ME364 MET KS Ch21 - Chapter 21 Fundamentals of Machining 1...

Info iconThis preview shows pages 1–11. Sign up to view the full content.

View Full Document Right Arrow Icon
1 Chapter 21 Fundamentals of Machining
Background image of page 1

Info iconThis preview has intentionally blurred sections. Sign up to view the full version.

View Full DocumentRight Arrow Icon
2 Common Machining Operations Figure 21.1 Some examples of common machining operations.
Background image of page 2
3 The Turning Operation Figure 21.2 Schematic illustration of the turning operation showing various features.
Background image of page 3

Info iconThis preview has intentionally blurred sections. Sign up to view the full version.

View Full DocumentRight Arrow Icon
4 Two-Dimensional Cutting Process Figure 21.3 Schematic illustration of a two-dimensional cutting process, also called orthogonal cutting: (a) Orthogonal cutting with a well-defined shear plane, also known as the Merchant Model. The tool shape, depth of cut, t o the cutting speed, V , are all independent variables, (b) Orthogonal cutting without a well- defined shear plane.
Background image of page 4
5 Factors Influencing Machining Operations
Background image of page 5

Info iconThis preview has intentionally blurred sections. Sign up to view the full version.

View Full DocumentRight Arrow Icon
6 Mechanics of Cutting Cutting ratio, r = t o t c = sin φ cos φ-α ( 29 Shear angle preditions: φ= 45 °+ α 2 - β 2 45 °+ α-β Velocities, V c = V sin cos ( 29 β is friction angle, μ is friction coefficient μ = tan β V c : chip velocity, V : cutting speed, V.t o = V c . t c (mass continuity) V c = V r
Background image of page 6
7 Chip Formation by Shearing Figure 21.4 (a) Schematic illustration of the basic mechanism of chip formation by shearing. (b) Velocity diagram showing angular relationships among the three speeds in the cutting zone.
Background image of page 7

Info iconThis preview has intentionally blurred sections. Sign up to view the full version.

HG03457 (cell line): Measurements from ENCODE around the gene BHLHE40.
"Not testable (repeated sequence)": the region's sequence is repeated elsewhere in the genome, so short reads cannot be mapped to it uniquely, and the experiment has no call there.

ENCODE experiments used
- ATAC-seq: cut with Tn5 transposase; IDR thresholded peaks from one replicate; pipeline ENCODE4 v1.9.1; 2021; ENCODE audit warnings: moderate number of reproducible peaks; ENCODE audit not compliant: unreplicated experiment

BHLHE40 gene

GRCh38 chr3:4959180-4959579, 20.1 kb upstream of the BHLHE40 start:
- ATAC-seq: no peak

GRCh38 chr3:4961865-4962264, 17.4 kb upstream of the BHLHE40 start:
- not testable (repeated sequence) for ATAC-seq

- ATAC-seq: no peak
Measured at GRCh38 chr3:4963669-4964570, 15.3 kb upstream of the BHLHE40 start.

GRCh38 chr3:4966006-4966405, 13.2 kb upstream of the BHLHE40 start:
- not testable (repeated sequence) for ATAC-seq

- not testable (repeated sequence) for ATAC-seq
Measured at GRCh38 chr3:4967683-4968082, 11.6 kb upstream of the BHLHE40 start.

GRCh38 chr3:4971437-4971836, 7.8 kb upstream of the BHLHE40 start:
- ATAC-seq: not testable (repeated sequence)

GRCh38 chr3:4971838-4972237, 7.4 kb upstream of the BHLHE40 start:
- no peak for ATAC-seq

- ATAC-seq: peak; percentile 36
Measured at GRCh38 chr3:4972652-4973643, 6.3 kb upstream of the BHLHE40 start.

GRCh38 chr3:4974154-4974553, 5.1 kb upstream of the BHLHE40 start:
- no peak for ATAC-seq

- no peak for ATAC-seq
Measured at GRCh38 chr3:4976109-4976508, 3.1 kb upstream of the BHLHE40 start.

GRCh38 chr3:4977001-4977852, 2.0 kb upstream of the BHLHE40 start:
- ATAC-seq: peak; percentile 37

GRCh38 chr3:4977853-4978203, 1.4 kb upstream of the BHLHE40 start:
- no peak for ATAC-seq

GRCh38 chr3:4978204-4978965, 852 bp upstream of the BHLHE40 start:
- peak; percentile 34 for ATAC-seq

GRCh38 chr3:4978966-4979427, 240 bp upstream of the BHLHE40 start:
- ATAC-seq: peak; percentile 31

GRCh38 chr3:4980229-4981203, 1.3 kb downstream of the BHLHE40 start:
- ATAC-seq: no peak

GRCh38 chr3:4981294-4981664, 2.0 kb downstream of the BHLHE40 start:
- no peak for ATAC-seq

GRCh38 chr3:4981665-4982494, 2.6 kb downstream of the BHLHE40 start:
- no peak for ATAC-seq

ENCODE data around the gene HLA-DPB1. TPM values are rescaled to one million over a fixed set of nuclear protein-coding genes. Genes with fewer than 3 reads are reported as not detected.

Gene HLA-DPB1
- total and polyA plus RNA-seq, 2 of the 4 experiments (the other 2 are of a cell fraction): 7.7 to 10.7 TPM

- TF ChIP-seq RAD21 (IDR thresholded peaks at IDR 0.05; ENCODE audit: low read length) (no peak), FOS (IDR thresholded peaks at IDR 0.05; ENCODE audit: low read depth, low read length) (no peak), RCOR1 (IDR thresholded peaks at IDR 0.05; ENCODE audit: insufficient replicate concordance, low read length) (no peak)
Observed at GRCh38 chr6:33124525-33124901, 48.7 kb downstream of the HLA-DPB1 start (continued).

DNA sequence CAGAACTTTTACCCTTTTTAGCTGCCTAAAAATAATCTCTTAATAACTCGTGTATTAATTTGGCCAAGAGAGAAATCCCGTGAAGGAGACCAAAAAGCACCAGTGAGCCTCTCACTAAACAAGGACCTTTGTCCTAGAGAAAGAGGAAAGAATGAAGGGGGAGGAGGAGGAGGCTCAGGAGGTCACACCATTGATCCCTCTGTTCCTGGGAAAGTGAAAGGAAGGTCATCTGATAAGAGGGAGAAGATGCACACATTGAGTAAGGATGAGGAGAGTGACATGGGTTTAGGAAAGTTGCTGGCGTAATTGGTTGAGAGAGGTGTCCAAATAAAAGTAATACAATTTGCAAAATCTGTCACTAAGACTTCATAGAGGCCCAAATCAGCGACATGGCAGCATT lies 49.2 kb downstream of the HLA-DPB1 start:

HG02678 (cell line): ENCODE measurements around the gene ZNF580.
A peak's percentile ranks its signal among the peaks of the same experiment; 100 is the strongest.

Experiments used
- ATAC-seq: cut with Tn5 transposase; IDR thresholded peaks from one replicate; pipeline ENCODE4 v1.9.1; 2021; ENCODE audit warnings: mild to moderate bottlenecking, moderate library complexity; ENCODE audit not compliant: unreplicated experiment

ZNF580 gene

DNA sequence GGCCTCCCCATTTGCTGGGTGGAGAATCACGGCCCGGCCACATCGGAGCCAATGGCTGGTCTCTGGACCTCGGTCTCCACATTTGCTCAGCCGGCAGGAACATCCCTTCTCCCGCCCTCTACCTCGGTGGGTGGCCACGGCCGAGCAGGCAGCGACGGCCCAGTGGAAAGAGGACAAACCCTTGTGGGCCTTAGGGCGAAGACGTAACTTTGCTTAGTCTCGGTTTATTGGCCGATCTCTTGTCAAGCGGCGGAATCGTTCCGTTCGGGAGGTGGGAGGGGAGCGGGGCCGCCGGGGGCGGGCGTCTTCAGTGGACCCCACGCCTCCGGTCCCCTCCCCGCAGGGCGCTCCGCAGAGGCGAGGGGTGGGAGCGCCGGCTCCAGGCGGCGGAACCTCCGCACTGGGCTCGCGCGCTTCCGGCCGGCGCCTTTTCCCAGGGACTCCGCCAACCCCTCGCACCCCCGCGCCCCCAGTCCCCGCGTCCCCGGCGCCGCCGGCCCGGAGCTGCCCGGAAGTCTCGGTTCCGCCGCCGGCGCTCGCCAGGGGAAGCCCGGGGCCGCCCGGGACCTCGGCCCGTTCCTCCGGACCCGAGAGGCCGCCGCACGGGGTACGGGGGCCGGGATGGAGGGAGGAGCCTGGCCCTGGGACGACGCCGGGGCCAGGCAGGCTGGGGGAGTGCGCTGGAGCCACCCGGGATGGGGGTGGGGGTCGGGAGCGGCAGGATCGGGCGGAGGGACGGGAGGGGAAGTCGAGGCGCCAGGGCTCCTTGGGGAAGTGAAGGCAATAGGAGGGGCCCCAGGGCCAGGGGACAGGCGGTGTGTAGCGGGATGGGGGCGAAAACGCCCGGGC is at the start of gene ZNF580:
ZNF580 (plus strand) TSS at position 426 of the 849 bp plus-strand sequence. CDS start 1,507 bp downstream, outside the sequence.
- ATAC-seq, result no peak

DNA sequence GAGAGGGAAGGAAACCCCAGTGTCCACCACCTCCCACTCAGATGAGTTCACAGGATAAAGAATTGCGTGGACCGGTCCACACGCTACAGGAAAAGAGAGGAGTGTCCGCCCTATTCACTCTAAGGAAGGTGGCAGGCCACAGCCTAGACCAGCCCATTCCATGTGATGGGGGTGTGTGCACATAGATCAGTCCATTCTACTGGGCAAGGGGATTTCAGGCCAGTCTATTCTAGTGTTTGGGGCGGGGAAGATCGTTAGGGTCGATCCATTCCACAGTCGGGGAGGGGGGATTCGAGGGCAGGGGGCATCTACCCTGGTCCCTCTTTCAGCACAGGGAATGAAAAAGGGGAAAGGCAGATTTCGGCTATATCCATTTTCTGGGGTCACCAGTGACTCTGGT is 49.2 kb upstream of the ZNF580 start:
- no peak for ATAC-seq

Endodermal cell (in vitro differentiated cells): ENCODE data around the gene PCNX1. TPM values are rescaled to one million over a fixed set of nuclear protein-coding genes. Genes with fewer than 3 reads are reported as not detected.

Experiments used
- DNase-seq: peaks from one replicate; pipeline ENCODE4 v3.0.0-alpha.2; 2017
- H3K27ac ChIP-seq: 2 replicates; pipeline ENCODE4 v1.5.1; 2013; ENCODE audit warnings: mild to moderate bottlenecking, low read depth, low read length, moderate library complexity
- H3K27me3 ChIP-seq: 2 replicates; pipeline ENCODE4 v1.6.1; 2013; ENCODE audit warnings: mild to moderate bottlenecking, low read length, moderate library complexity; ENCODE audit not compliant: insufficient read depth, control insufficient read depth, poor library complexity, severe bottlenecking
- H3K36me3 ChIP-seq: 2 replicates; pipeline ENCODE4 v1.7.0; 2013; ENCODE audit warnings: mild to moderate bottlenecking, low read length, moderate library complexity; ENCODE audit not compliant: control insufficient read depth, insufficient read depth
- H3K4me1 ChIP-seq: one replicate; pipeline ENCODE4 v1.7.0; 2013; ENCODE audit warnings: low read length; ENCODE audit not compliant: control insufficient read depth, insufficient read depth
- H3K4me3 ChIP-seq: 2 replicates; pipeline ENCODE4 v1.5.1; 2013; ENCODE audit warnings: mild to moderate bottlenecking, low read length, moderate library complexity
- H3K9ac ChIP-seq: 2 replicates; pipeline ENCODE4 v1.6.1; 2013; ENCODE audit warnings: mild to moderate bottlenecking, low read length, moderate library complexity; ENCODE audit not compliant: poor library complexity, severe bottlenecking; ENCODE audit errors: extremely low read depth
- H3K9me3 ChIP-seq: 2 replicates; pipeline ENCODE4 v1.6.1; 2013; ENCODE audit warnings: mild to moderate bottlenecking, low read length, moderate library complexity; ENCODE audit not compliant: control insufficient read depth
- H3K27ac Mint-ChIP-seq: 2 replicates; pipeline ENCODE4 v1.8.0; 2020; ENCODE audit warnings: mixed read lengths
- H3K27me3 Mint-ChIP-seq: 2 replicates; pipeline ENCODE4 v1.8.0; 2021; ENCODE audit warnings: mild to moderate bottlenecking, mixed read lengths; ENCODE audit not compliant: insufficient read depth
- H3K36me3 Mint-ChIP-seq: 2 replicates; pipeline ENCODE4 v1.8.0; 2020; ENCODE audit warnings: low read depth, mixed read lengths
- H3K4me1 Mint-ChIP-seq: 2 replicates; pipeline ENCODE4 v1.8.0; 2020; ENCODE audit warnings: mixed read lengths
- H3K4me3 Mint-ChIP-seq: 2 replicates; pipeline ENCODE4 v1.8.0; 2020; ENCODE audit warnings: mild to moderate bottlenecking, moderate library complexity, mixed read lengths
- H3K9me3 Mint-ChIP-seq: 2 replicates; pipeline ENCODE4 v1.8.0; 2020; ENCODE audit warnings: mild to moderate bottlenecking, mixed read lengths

View Full DocumentRight Arrow Icon
8 Chips Produced in Orthogonal Metal Cutting
Background image of page 8
9 To reduce tendency for built-up edge (BUE) : Increase cutting speed, Decrease depth of cut, Increase rake angle, Use a sharp tool, Use an effective cutting fluid, Use a tool with lower chemical affinity for the workpiece material.
Background image of page 9

Info iconThis preview has intentionally blurred sections. Sign up to view the full version.

View Full DocumentRight Arrow Icon
Chip Breaker Figure 21.7 (a) Schematic illustration of the action of a chip breaker. Note that the chip breaker decreases the radius of curvature of the chip and eventually breaks it. (b) Chip breaker clamped on the rake face of a cutting tool. (c) Grooves in cutting tools acting as chip breakers.
Background image of page 10
Image of page 11
This is the end of the preview. Sign up to access the rest of the document.

This note was uploaded on 11/17/2009 for the course MECHANICAL ME 364 taught by Professor Prof.dr.abdülkerimkar during the Spring '08 term at Yeditepe Üniversitesi.

Page1 / 30

ME364 MET KS Ch21 - Chapter 21 Fundamentals of Machining 1...

This preview shows document pages 1 - 11. Sign up to view the full document.

View Full Document Right Arrow Icon
Ask a homework question - tutors are online